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February 2016
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Managing Public Relations clients

by Marie Yossava, managing director, Grapevine Communications

InternationalWhen a public relations consultancy comes on board with a company, a new relationship starts… And, as with any new relationship, time is needed for each party to get to know each other. The public relations consultancy needs to truly understand a client’s business and the industry in which it operates in order to be able to communicate effectively, while the client will be finding out how the consultancy works – what is public relations and what it isn’t.

As part of this groundwork, the dynamics of the individuals on the account need to be established, as well as the responsibilities and the reporting system. This is also the time to learn about one another as individuals and to start building trust.


From the outset of this new relationship, this long-term investment, clear and achievable goals, timelines, budgets and strategies need to be set out to prevent future misunderstandings and unrealistic expectations.

Media coverage and the ‘timing’ issue

The most important starting point is for the client to understand that coverage isn’t instantaneous now that a public relations consultancy is on board. The initial two to three months of a project/retainer are all about laying the groundwork for coverage to happen, which includes getting to know the business, looking for opportunities and researching the media pertinent to the client’s business. A great deal of behind-the-scenes work needs to be done in order to secure an interview/published article.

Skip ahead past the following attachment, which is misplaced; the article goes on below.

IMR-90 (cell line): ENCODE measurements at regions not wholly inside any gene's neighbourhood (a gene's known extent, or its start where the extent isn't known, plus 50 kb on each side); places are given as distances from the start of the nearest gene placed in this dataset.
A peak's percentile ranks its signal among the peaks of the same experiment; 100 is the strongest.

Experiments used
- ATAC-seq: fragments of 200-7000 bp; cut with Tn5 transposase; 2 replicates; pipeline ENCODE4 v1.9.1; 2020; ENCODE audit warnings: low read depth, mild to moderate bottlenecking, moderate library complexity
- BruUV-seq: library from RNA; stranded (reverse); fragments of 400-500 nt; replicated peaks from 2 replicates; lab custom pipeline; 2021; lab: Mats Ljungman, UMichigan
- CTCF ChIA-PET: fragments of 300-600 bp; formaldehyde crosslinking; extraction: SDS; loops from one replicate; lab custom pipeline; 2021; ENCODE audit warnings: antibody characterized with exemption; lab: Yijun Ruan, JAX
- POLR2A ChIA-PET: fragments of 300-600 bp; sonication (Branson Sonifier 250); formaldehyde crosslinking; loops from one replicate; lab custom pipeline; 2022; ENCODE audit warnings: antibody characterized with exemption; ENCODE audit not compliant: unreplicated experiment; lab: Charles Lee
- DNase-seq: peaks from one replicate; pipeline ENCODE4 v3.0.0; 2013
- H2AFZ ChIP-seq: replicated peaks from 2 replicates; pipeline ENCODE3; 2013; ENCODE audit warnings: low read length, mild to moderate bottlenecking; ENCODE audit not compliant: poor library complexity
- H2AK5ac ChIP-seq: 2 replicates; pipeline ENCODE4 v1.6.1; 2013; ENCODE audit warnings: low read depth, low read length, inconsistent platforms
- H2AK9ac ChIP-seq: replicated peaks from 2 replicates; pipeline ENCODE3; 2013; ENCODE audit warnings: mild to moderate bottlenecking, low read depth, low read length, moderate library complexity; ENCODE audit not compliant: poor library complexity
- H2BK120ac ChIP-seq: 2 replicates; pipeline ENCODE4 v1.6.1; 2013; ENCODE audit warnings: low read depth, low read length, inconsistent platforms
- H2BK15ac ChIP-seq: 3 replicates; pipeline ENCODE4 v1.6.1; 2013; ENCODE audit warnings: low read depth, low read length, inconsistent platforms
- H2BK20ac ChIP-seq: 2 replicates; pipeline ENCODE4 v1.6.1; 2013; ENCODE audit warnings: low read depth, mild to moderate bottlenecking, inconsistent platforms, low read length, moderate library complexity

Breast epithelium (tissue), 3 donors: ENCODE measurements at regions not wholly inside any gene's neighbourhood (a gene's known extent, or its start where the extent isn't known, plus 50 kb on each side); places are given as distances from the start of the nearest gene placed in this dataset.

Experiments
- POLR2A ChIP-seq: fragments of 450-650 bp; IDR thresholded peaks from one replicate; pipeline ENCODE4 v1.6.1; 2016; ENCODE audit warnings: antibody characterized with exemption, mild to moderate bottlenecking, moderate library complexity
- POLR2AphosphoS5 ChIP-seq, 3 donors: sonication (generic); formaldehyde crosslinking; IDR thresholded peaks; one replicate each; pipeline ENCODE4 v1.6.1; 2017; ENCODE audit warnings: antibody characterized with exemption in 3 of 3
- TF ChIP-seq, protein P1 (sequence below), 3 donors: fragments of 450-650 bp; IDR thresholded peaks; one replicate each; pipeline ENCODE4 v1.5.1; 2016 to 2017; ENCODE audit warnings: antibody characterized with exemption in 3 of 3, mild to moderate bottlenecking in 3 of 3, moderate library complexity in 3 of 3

It’s a fact that it’s never been easy to get published on the big media platforms. These days media owners have even less manpower to send out to do interviews. Even if the client has a newsworthy angle, they must understand they are up against hundreds of other companies with strong angles, who are all vying for attention and space.

This is where the value of online and social media can’t be underestimated. Besides offering a global audience (which local newspaper can offer a client that?), online platforms are fast while social media is immediate. It is also not as difficult to garner interest from these editors who are looking for fresh content to update their sites. Agencies need to educate their clients that online and social media are not the poor cousins of traditional media; they are, in fact, powerful platforms that offer many opportunities for exposure. And when combining social and traditional media this offers clients a powerful and eclectic marketing mix.

Not many clients are aware that many print publications work in advance, making it all the more difficult to secure coverage. This is where building relationships with the media can pay off. A journalist could be aware of the clients that the consultancy represents and therefore able to contact the consultancy directly to set up an interview. But this is a process that takes time and which clients need to understand.

Those impossible demands

Pam Jenkins, president of Powell Tate Public Affairs in the United States has been quoted as saying, "One of the biggest mistakes public relations professionals make is to agree to unrealistic expectations to close the deal with a prospective client. This is sure to result in a short-lived client engagement and a damaged reputation."